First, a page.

It might sound an odd thing to say in the middle of an energy crisis, says Andrew Sissons in the FT, but we may be entering a “new era of abundant energy”. Not because of nuclear fusion – exciting as recent breakthroughs in that field are – but because of boring old renewables. Over the past week, “renewable energy has met more than half of the UK’s demand for electricity”, breaking records for wind power generation. Gas, the dirty and expensive bit of the electricity grid, chipped in just 14%. Parts of Scotland were regularly powered with “zero carbon emissions”.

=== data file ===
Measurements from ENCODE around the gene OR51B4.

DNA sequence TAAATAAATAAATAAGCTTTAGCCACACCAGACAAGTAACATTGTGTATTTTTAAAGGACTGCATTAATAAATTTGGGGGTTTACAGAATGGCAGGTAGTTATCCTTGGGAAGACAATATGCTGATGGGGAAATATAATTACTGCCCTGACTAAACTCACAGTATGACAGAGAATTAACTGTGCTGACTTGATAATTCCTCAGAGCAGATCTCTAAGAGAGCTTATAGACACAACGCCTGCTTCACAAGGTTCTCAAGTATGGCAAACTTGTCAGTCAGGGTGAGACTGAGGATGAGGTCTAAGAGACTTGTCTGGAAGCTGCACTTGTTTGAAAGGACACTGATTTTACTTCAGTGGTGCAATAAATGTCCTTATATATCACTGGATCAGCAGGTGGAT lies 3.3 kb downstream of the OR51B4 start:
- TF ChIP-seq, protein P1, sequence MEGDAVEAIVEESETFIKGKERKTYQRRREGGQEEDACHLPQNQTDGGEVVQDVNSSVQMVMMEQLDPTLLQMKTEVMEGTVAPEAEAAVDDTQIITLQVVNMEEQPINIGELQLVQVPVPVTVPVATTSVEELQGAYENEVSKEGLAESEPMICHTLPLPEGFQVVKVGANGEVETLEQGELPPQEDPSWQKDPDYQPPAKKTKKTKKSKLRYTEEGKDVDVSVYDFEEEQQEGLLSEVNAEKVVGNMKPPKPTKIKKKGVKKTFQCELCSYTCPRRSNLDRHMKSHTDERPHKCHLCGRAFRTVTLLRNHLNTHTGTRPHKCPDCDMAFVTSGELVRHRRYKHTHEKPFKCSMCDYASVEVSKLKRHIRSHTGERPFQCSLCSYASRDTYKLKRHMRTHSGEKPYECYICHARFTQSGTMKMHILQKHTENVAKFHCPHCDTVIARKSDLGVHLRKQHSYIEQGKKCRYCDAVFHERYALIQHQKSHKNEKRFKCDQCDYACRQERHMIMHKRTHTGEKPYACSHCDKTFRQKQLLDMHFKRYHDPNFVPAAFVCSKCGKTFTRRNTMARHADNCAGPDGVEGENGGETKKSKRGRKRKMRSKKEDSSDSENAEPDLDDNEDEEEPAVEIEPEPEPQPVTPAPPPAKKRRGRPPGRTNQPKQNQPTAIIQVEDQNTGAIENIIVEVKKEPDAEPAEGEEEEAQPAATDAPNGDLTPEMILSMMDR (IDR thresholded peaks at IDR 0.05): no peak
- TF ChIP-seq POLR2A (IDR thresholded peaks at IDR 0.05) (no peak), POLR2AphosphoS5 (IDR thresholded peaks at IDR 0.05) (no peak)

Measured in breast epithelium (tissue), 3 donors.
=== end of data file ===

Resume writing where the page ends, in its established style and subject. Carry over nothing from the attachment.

“And there is a lot more to come.” The UK is on track to double offshore wind capacity from 14 to 28 gigawatts by 2027, and the plan is for it to nearly double again to 50GW by 2030. To put that in context, our average electricity demand this week was 33GW. Building this kit is only getting cheaper, driving electricity prices fantastically low. And the age-old problem of keeping the lights on when the wind isn’t blowing is fast being solved by improvements in energy storage tech. In other words, there is now the prospect of “abundant, clean, nearly inexhaustible energy” by the late 2030s. This will allow us not only to gorge on electricity guilt-free, but also to fix some major problems: desalination plants and carbon capture facilities are amazing solutions to urgent issues, but they guzzle power. Lucky for us, our new challenge may not be using less energy, “but figuring out how to use more”.